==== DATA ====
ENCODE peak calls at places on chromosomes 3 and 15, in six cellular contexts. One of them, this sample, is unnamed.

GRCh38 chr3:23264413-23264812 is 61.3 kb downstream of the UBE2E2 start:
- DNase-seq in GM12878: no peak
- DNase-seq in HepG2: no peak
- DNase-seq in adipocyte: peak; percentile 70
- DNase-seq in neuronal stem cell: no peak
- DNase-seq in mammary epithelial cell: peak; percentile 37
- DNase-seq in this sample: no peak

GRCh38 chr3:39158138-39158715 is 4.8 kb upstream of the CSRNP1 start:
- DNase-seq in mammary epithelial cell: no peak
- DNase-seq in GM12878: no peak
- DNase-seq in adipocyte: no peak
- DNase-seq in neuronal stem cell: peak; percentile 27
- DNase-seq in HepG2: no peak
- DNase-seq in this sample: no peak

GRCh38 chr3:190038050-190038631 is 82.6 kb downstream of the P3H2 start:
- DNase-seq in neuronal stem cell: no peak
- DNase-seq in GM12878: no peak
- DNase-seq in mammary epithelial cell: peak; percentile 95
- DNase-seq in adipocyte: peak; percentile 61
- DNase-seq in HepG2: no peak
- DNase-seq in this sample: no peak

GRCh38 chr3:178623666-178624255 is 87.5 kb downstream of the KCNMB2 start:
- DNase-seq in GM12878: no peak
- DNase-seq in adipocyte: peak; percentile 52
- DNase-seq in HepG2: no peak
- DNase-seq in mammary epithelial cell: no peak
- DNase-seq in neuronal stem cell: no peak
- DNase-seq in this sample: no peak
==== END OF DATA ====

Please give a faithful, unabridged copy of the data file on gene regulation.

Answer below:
ENCODE peak calls at places on chromosomes 3 and 15, in six cellular contexts. One of them, this sample, is unnamed.

GRCh38 chr3:23264413-23264812 is 61.3 kb downstream of the UBE2E2 start:
- DNase-seq in GM12878: no peak
- DNase-seq in HepG2: no peak
- DNase-seq in adipocyte: peak; percentile 70
- DNase-seq in neuronal stem cell: no peak
- DNase-seq in mammary epithelial cell: peak; percentile 37
- DNase-seq in this sample: no peak

GRCh38 chr3:39158138-39158715 is 4.8 kb upstream of the CSRNP1 start:
- DNase-seq in mammary epithelial cell: no peak
- DNase-seq in GM12878: no peak
- DNase-seq in adipocyte: no peak
- DNase-seq in neuronal stem cell: peak; percentile 27
- DNase-seq in HepG2: no peak
- DNase-seq in this sample: no peak

GRCh38 chr3:190038050-190038631 is 82.6 kb downstream of the P3H2 start:
- DNase-seq in neuronal stem cell: no peak
- DNase-seq in GM12878: no peak
- DNase-seq in mammary epithelial cell: peak; percentile 95
- DNase-seq in adipocyte: peak; percentile 61
- DNase-seq in HepG2: no peak
- DNase-seq in this sample: no peak

GRCh38 chr3:178623666-178624255 is 87.5 kb downstream of the KCNMB2 start:
- DNase-seq in GM12878: no peak
- DNase-seq in adipocyte: peak; percentile 52
- DNase-seq in HepG2: no peak
- DNase-seq in mammary epithelial cell: no peak
- DNase-seq in neuronal stem cell: no peak
- DNase-seq in this sample: no peak